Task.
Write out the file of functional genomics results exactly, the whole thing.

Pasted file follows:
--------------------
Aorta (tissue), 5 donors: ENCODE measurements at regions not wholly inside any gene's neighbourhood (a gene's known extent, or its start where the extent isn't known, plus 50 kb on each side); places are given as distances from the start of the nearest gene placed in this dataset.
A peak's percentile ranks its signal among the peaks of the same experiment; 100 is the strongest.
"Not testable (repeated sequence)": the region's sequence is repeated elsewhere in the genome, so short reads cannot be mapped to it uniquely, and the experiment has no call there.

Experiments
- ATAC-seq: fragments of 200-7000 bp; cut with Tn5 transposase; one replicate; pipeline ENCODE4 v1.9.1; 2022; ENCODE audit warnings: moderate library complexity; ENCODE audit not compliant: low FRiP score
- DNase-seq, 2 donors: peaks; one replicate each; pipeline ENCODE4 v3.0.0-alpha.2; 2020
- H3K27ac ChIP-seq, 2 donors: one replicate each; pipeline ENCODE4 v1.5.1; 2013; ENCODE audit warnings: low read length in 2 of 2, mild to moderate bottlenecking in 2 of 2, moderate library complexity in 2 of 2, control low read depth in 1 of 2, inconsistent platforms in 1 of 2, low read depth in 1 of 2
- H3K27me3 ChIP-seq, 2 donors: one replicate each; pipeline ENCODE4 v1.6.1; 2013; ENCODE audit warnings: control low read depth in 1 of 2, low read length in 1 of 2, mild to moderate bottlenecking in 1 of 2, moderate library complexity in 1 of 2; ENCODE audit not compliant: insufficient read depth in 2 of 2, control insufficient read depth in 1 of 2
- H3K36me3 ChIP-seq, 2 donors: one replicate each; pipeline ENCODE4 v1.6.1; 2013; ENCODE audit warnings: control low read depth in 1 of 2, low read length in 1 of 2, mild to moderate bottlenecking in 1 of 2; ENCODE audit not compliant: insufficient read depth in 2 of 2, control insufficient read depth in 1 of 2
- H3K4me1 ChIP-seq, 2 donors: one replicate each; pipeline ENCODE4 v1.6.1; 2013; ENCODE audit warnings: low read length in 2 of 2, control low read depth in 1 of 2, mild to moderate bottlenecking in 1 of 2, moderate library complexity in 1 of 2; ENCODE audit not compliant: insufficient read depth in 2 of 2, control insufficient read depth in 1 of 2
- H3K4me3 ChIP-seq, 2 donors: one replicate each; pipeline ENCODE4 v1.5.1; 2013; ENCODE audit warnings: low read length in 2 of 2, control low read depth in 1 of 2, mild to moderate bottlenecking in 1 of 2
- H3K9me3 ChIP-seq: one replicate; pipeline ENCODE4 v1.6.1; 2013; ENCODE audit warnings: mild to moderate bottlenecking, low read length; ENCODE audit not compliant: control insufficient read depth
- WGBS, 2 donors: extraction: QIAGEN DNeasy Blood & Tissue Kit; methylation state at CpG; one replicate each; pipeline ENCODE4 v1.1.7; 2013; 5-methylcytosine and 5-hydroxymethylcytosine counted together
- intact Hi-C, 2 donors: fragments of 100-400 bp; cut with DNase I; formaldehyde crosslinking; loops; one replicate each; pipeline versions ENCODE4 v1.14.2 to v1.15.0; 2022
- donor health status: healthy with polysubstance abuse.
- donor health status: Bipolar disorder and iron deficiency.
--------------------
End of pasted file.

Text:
Aorta (tissue), 5 donors: ENCODE measurements at regions not wholly inside any gene's neighbourhood (a gene's known extent, or its start where the extent isn't known, plus 50 kb on each side); places are given as distances from the start of the nearest gene placed in this dataset.
A peak's percentile ranks its signal among the peaks of the same experiment; 100 is the strongest.
"Not testable (repeated sequence)": the region's sequence is repeated elsewhere in the genome, so short reads cannot be mapped to it uniquely, and the experiment has no call there.

Experiments
- ATAC-seq: fragments of 200-7000 bp; cut with Tn5 transposase; one replicate; pipeline ENCODE4 v1.9.1; 2022; ENCODE audit warnings: moderate library complexity; ENCODE audit not compliant: low FRiP score
- DNase-seq, 2 donors: peaks; one replicate each; pipeline ENCODE4 v3.0.0-alpha.2; 2020
- H3K27ac ChIP-seq, 2 donors: one replicate each; pipeline ENCODE4 v1.5.1; 2013; ENCODE audit warnings: low read length in 2 of 2, mild to moderate bottlenecking in 2 of 2, moderate library complexity in 2 of 2, control low read depth in 1 of 2, inconsistent platforms in 1 of 2, low read depth in 1 of 2
- H3K27me3 ChIP-seq, 2 donors: one replicate each; pipeline ENCODE4 v1.6.1; 2013; ENCODE audit warnings: control low read depth in 1 of 2, low read length in 1 of 2, mild to moderate bottlenecking in 1 of 2, moderate library complexity in 1 of 2; ENCODE audit not compliant: insufficient read depth in 2 of 2, control insufficient read depth in 1 of 2
- H3K36me3 ChIP-seq, 2 donors: one replicate each; pipeline ENCODE4 v1.6.1; 2013; ENCODE audit warnings: control low read depth in 1 of 2, low read length in 1 of 2, mild to moderate bottlenecking in 1 of 2; ENCODE audit not compliant: insufficient read depth in 2 of 2, control insufficient read depth in 1 of 2
- H3K4me1 ChIP-seq, 2 donors: one replicate each; pipeline ENCODE4 v1.6.1; 2013; ENCODE audit warnings: low read length in 2 of 2, control low read depth in 1 of 2, mild to moderate bottlenecking in 1 of 2, moderate library complexity in 1 of 2; ENCODE audit not compliant: insufficient read depth in 2 of 2, control insufficient read depth in 1 of 2
- H3K4me3 ChIP-seq, 2 donors: one replicate each; pipeline ENCODE4 v1.5.1; 2013; ENCODE audit warnings: low read length in 2 of 2, control low read depth in 1 of 2, mild to moderate bottlenecking in 1 of 2
- H3K9me3 ChIP-seq: one replicate; pipeline ENCODE4 v1.6.1; 2013; ENCODE audit warnings: mild to moderate bottlenecking, low read length; ENCODE audit not compliant: control insufficient read depth
- WGBS, 2 donors: extraction: QIAGEN DNeasy Blood & Tissue Kit; methylation state at CpG; one replicate each; pipeline ENCODE4 v1.1.7; 2013; 5-methylcytosine and 5-hydroxymethylcytosine counted together
- intact Hi-C, 2 donors: fragments of 100-400 bp; cut with DNase I; formaldehyde crosslinking; loops; one replicate each; pipeline versions ENCODE4 v1.14.2 to v1.15.0; 2022
- donor health status: healthy with polysubstance abuse.
- donor health status: Bipolar disorder and iron deficiency.